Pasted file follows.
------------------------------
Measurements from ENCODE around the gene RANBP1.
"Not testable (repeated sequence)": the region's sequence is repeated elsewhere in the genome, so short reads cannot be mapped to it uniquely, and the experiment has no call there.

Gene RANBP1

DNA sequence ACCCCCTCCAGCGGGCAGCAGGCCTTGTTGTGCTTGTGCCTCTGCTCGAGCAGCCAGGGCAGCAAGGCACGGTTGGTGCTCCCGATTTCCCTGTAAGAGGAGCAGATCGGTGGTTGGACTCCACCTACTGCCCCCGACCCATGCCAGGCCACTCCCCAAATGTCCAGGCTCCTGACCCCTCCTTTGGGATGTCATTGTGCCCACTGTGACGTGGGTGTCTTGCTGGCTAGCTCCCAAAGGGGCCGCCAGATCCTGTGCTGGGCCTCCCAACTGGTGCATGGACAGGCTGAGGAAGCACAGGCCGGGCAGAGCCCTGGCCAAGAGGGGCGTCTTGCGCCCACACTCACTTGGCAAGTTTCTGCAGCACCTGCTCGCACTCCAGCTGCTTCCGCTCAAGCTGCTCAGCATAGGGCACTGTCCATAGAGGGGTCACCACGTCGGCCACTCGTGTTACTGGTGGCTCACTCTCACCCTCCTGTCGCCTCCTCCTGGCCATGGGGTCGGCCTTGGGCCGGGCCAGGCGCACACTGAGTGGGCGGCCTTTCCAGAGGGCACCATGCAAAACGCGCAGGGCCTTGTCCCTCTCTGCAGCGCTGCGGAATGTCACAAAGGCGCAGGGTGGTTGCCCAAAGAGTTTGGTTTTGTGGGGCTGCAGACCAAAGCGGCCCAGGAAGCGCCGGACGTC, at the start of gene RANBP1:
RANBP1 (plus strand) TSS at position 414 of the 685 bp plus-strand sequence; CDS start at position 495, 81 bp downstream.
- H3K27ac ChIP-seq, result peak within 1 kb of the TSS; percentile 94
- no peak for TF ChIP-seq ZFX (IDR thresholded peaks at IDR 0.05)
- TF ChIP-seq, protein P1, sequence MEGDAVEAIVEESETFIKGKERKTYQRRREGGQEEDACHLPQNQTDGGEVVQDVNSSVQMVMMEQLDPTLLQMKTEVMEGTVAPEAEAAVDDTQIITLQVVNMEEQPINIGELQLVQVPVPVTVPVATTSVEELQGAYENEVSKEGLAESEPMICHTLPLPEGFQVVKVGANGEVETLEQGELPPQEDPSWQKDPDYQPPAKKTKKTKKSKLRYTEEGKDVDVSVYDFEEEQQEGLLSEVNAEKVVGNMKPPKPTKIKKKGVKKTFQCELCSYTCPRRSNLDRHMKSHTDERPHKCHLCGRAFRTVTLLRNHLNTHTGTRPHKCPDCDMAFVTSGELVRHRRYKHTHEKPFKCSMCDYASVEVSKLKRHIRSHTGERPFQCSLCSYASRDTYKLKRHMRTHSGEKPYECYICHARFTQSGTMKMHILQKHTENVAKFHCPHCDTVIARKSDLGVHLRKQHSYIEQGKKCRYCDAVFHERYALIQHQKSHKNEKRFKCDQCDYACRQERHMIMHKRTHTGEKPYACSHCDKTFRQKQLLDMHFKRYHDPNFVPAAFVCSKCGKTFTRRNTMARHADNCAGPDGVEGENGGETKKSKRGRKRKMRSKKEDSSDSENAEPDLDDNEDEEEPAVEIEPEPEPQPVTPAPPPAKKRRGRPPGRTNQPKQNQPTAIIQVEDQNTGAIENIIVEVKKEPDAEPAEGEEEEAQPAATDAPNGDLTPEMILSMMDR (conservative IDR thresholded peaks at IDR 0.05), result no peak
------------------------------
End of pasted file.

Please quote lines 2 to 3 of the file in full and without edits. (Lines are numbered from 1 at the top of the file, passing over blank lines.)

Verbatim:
"Not testable (repeated sequence)": the region's sequence is repeated elsewhere in the genome, so short reads cannot be mapped to it uniquely, and the experiment has no call there.

Gene RANBP1